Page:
Barley Milk vs Oat Milk: How To Choose?
In this article, we are going to compare barley milk and oat milk to see how they compare in many aspects including calories, nutritional content, taste, usage, effects on weight loss, and environment.
To make this comparison as fair as possible and get a realistic picture of how barley and oat milk compare, we’ve used USDA’s date on products that are unsweetened and that aren’t fortified or that are minimally fortified if the completely unfortified product isn’t available.
Both barley and oat milk are dairy-free, and therefore suitable for vegans and people that stick to a plant-based diet for a variety of reasons, but there are also many differences between these plant-based drinks.
Let’s see what barley and oat drinks are, how they are produced, and finally how they compare in various ways.
What is Barley Milk and How It’s Made?
Barley is a type of grain. It is one of the most consumed grains in America.
It is very rich in nutrients. It contains many vitamins and minerals and is associated with a number of health benefits.
Another plant-based milk option made using barley is barley milk. It is frequently on the shelves and can reach many consumers thanks to both its taste and composition.
The nutritional value of barley is high due to its high content of vitamins, minerals, and other useful plant elements.
Pearl barley is the only kind of barley that does not utilize the whole grain; this type of barley has been polished, which removes part or all of the exterior bran layer as well as the husk. Nearly all other types of barley do use the complete grain.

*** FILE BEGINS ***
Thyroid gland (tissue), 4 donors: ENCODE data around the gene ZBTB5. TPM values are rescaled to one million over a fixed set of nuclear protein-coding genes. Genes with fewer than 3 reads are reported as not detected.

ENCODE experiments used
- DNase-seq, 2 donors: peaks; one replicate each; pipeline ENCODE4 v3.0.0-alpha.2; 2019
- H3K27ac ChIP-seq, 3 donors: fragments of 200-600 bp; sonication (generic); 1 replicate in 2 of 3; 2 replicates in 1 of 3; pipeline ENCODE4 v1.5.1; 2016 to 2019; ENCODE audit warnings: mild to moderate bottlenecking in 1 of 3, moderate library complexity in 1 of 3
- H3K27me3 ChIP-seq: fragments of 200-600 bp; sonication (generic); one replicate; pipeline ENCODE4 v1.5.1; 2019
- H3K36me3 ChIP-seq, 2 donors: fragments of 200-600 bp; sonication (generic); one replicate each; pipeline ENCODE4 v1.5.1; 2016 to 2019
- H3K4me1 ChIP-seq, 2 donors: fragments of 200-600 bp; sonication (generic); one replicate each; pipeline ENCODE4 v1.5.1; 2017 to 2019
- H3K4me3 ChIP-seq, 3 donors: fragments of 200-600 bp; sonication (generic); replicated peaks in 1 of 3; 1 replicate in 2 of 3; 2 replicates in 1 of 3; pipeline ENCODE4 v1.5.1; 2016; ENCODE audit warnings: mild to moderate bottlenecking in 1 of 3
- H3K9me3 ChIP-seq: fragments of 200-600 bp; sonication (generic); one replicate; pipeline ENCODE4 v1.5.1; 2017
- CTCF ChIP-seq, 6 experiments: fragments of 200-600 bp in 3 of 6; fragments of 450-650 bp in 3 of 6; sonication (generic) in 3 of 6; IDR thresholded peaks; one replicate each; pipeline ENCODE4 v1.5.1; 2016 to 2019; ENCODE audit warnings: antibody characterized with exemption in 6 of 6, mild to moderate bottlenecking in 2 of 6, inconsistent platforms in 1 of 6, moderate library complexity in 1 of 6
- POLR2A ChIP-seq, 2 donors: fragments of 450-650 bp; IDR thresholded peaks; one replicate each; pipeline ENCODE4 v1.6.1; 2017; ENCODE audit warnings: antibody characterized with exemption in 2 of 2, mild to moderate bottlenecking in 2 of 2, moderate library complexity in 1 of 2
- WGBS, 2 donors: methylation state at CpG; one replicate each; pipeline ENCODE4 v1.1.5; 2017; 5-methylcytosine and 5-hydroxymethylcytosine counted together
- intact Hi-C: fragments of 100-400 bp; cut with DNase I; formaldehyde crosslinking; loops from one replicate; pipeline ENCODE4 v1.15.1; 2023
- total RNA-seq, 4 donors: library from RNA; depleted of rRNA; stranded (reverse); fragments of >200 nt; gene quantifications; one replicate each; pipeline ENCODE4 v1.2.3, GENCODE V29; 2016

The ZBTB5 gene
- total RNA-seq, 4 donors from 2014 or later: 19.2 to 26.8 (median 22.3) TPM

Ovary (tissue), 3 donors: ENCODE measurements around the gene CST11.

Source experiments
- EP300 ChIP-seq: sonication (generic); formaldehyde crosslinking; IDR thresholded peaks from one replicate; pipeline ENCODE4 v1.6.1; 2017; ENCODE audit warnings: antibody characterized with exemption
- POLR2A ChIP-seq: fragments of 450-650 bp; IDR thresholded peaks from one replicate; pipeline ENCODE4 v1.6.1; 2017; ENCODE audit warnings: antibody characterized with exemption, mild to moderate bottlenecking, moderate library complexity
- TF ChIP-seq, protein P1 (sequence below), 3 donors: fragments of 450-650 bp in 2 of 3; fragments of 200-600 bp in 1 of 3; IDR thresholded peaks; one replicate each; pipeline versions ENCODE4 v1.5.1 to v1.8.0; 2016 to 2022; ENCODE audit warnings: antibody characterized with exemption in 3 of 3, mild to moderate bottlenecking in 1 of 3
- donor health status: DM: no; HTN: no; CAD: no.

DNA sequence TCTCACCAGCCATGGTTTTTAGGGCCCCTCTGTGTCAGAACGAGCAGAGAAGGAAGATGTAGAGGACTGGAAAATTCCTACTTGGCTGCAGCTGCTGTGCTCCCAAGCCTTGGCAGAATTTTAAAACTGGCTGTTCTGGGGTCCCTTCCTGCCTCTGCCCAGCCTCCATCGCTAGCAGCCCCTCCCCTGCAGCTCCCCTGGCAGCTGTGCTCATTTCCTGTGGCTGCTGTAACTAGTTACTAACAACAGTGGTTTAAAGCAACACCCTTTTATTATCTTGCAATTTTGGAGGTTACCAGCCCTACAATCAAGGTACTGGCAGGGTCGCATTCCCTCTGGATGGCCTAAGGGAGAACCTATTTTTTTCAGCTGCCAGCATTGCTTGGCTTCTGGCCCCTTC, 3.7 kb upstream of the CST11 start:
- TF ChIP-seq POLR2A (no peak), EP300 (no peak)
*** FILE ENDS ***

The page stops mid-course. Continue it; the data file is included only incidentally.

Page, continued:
When ingested in its whole-grain form, barley is a very rich source of fiber, selenium, molybdenum, and manganese. In addition, it has a respectable quantity of copper, chromium, magnesium, phosphorus, and niacin.
During the barley milk preparation process, however, the fiber and pulp are separated, so this is a crucial consideration to keep in mind. Because it is not ingested in its whole, it is unable to give all of the health advantages that are associated with consuming whole barley.
What is Oat Milk and How It’s Made?
Oat milk is one of the plant-based milks that is gaining popularity at the fastest pace.
It is naturally lactose-free and nut-free, but there are also gluten-free oat milk products, produced from gluten-free oats, and these products are suitable for people who have celiac disease or are gluten sensitive.
Although oats do not contain gluten by nature, the major source of exposure to gluten is cross-contamination caused by the wheat processing equipment.
Oat milk is a very popular choice for coffee, and many ‘barista’ plant-based milks are actually based on oat milk.
It is naturally higher in carbs than most other plant-based milks, so you should always try to choose products without added sugar, as it is already a relatively sweet drink.
Due to its creamy texture it’s often used in different dishes, such as curries, and is also available in its flavored versions. Oat yogurts are also available.
Similarly to other similar products, most oat milk products are fortified with different vitamins and minerals, most commonly with vitamins B-12 and D, as well as calcium.
Barley vs Oat Milk Nutrition and Calories
Plant-based milks mostly consist of water, and barley and oat milks are no exceptions.
3.5 oz or 100 g of barley milk contains 29 calories, and consists mostly of protein (2.08 g), followed by fat (2.08 g) and carbs (1.25 g).